A rising market is putting new luster on luxury retailers
On Monday, the Census Bureau reported October retail sales grew 1.4% -- including autos and restaurants. Against this backdrop comes Goldman Sachs's new, more bullish outlook for the luxury retail sector in particular. The firm upgraded expensive retailers Nordstrom (JWM), Coach (COH), Saks (SKS) and Tiffany (TIF).
At the same time, it downgraded midmarket and bargain retailers like JC Penney (JCP) and Dollar Tree (DLTR). The move follows surprisingly strong reports from the sellers of discretionary items like accessory-maker Fossil (FOSL) and sportswear-maker Lululemon (LULU) -- even while value-oriented companies like Wal-Mart (WMT) have stumbled amid lackluster retail sales.
While stretched consumers are undoubtedly looking for value, analysts say another, subtler dynamic may be in play as well: The sharp stock market rally has lined the pockets of the well-to-do consumers who tend to own more stocks and has given them more discretionary income. At the same time, lower-income shoppers -- sometimes living paycheck to paycheck -- are struggling mightily amid a ravaged job market.
"The sustained rise in the stock market has put more disposable dollars in the hands of upper-end consumers," says Ken Perkins, the President of Retail Metrics. Perkins says his firm has seen business improve at upscale retailers over the last three months. At the same time, "with almost one in five people underemployed, lower- and middle-income consumers just don't have the spending power they used to."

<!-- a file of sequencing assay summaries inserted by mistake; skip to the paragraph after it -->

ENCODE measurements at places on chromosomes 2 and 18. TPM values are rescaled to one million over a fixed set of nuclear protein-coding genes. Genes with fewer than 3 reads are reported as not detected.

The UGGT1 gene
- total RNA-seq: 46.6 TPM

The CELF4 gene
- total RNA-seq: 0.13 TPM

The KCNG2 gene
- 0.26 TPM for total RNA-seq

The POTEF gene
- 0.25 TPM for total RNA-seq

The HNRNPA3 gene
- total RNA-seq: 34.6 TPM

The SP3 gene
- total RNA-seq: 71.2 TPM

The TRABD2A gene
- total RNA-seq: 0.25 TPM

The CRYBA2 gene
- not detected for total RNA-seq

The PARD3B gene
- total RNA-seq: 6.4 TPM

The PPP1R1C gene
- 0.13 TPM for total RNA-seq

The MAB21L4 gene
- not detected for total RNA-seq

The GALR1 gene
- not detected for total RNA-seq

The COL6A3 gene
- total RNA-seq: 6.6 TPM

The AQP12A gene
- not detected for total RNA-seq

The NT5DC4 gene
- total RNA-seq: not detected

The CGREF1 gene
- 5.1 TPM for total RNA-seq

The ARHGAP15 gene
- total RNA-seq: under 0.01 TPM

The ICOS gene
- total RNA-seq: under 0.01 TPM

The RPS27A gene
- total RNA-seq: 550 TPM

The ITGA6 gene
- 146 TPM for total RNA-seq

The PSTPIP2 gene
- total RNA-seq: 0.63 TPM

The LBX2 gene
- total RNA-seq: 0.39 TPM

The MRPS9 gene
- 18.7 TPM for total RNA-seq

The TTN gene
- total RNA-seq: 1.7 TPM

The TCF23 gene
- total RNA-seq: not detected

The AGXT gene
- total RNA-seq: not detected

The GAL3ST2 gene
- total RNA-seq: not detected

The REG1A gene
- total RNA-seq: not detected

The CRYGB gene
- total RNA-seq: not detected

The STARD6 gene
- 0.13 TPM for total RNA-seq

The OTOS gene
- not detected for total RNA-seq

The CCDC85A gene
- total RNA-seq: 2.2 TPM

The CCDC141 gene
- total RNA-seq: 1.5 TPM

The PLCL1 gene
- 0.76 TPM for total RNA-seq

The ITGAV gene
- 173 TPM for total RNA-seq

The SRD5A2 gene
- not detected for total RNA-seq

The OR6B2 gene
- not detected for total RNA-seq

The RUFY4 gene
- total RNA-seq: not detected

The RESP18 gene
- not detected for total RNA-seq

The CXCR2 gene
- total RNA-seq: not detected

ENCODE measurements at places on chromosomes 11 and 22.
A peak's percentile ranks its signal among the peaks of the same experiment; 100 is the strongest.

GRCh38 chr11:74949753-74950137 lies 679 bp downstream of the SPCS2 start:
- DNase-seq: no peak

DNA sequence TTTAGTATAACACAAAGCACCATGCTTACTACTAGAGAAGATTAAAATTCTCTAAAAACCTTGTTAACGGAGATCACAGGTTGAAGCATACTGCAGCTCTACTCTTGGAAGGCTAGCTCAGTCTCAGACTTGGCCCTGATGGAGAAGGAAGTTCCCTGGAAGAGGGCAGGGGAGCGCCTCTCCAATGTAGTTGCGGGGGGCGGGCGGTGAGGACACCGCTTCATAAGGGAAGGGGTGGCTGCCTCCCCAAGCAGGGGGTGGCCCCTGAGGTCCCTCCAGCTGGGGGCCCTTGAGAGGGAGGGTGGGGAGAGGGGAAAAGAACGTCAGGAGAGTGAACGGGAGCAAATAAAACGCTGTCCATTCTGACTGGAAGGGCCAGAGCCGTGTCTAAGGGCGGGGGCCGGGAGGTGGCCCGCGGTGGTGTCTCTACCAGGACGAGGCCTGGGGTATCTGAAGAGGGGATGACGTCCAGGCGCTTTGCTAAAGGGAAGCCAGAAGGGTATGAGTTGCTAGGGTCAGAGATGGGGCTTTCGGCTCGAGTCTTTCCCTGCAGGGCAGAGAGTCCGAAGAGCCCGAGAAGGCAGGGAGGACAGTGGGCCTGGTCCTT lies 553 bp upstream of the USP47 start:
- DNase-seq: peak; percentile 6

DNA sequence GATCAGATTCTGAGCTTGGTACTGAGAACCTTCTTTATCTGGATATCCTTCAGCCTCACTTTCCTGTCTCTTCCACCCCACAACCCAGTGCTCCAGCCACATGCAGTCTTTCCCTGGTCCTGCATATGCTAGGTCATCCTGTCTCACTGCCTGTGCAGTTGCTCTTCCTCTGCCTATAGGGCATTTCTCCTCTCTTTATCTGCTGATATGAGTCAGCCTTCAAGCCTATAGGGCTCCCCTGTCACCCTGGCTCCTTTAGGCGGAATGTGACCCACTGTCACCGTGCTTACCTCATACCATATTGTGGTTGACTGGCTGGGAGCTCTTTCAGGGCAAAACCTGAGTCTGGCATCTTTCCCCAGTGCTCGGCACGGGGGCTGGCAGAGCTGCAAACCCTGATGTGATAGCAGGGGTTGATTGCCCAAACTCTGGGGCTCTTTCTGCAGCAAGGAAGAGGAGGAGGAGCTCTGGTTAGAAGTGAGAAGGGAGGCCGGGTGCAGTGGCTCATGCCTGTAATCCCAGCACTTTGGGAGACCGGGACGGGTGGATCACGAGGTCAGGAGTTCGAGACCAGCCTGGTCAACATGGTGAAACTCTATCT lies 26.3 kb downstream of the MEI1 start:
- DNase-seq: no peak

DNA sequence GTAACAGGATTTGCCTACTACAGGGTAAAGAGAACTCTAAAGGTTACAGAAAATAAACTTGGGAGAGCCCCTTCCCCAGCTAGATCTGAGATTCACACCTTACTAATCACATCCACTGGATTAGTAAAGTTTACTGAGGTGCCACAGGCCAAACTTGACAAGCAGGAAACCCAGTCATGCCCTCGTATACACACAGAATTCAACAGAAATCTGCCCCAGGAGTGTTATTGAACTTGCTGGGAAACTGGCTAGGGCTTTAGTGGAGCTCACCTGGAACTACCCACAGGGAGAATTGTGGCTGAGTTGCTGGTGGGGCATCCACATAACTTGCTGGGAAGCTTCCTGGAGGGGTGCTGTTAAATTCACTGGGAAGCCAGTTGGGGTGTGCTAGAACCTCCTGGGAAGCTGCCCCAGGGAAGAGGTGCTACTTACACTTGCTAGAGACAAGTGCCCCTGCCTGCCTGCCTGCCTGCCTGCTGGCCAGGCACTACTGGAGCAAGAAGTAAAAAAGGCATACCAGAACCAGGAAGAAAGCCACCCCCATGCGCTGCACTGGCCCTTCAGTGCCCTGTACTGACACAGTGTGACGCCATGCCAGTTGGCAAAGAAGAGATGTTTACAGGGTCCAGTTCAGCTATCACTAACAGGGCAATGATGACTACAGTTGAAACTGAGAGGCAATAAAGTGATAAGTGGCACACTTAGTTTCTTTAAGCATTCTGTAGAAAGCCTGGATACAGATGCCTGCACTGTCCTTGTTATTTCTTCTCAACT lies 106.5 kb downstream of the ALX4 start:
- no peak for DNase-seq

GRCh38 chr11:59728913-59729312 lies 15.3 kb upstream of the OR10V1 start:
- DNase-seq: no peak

Indeed, shares of pricey retailers like Nordstrom (JWN) and Saks (SKS) are up more than 25% and 15%, respectively, while value-focused companies like Wal-Mart and Ross (ROST) have gained less than 5%.
Tough Road Ahead for Discounters
If a sharp rise in corporate profits follows -- leading to further gains in the stock market -- even as unemployment only slowly recovers, as many predict, this trend could gain strength in the coming year.
To be sure, companies like Nordstrom have introduced lower-price items and now struggle with balancing how to court new customers while maintaining the exclusivity of their brands, Perkins says. But discount retailers may be facing an even tougher road ahead. "The banks are not lending, and consumers can no longer use their homes as piggy banks," Perkins points out. "That will lead to some serious issues."
As the income disparity in the U.S. grows, investors should note that the recession has hammered all consumers -- but it hasn't hit them all to nearly the same degree.